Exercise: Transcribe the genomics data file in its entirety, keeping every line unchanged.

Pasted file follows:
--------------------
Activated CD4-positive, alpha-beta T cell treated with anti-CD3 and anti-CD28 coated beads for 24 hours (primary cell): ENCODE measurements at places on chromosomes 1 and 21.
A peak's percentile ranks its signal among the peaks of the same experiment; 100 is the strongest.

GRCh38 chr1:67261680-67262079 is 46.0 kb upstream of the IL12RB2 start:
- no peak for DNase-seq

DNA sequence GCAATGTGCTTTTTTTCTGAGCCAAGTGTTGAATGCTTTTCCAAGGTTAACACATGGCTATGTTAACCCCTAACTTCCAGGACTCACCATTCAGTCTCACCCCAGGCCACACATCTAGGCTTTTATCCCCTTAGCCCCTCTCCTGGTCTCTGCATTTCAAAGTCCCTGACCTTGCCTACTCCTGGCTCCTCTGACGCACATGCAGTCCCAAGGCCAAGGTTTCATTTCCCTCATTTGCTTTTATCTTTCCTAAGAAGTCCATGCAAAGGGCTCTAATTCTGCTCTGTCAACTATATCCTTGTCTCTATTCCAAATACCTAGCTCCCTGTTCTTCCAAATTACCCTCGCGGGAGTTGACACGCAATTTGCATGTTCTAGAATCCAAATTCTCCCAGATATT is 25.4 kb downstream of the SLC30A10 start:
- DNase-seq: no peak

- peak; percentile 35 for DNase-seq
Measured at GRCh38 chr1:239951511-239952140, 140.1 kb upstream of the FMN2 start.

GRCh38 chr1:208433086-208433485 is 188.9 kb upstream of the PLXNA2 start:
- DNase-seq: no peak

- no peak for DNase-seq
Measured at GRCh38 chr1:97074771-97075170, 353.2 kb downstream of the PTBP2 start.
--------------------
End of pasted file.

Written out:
Activated CD4-positive, alpha-beta T cell treated with anti-CD3 and anti-CD28 coated beads for 24 hours (primary cell): ENCODE measurements at places on chromosomes 1 and 21.
A peak's percentile ranks its signal among the peaks of the same experiment; 100 is the strongest.

GRCh38 chr1:67261680-67262079 is 46.0 kb upstream of the IL12RB2 start:
- no peak for DNase-seq

DNA sequence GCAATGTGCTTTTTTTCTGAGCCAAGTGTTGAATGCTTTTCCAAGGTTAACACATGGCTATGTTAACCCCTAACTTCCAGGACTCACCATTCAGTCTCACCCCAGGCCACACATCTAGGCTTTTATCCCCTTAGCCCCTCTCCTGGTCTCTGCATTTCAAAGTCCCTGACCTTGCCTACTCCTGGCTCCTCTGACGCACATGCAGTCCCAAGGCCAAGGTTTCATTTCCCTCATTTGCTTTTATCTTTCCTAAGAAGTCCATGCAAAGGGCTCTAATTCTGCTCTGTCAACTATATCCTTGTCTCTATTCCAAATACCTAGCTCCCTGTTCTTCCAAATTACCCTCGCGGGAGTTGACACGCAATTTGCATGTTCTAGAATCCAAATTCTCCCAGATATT is 25.4 kb downstream of the SLC30A10 start:
- DNase-seq: no peak

- peak; percentile 35 for DNase-seq
Measured at GRCh38 chr1:239951511-239952140, 140.1 kb upstream of the FMN2 start.

GRCh38 chr1:208433086-208433485 is 188.9 kb upstream of the PLXNA2 start:
- DNase-seq: no peak

- no peak for DNase-seq
Measured at GRCh38 chr1:97074771-97075170, 353.2 kb downstream of the PTBP2 start.